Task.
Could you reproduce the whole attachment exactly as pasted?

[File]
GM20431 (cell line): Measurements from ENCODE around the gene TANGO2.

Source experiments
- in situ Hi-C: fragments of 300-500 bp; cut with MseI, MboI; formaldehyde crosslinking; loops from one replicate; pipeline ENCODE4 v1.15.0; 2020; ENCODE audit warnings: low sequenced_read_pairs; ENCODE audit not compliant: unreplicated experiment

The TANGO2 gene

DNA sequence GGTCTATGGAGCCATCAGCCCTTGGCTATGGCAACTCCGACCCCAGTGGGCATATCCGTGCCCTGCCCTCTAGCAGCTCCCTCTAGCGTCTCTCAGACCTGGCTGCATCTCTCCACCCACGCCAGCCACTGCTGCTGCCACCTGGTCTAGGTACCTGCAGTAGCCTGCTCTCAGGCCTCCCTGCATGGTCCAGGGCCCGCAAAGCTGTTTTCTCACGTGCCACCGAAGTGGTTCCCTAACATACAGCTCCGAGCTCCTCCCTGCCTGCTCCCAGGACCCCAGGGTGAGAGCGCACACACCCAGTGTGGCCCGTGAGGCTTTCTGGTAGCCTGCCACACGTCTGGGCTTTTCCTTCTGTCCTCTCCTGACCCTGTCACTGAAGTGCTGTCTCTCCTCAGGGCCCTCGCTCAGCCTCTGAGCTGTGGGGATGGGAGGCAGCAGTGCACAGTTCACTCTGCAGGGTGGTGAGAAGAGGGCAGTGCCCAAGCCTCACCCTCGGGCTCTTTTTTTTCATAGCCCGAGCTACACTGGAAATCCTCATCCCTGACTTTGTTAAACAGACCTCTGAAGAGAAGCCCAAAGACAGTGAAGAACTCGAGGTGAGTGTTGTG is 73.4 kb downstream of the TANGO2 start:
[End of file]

GM20431 (cell line): Measurements from ENCODE around the gene TANGO2.

Source experiments
- in situ Hi-C: fragments of 300-500 bp; cut with MseI, MboI; formaldehyde crosslinking; loops from one replicate; pipeline ENCODE4 v1.15.0; 2020; ENCODE audit warnings: low sequenced_read_pairs; ENCODE audit not compliant: unreplicated experiment

The TANGO2 gene

DNA sequence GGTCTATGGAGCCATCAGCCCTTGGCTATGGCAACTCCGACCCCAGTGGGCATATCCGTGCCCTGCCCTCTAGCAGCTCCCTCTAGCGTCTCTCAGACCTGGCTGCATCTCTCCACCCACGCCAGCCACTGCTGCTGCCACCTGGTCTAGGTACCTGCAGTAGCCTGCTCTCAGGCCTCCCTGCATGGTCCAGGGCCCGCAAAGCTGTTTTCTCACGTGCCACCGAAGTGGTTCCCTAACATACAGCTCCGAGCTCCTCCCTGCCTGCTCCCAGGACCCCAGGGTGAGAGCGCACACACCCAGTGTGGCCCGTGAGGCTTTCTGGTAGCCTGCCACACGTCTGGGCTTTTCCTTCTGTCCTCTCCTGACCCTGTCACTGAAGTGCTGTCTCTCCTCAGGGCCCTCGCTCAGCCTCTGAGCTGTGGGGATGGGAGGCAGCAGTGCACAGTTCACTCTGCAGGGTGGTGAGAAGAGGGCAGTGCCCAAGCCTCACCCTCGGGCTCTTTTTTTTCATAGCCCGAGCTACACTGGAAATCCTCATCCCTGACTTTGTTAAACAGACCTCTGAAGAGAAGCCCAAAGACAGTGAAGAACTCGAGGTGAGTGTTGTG is 73.4 kb downstream of the TANGO2 start: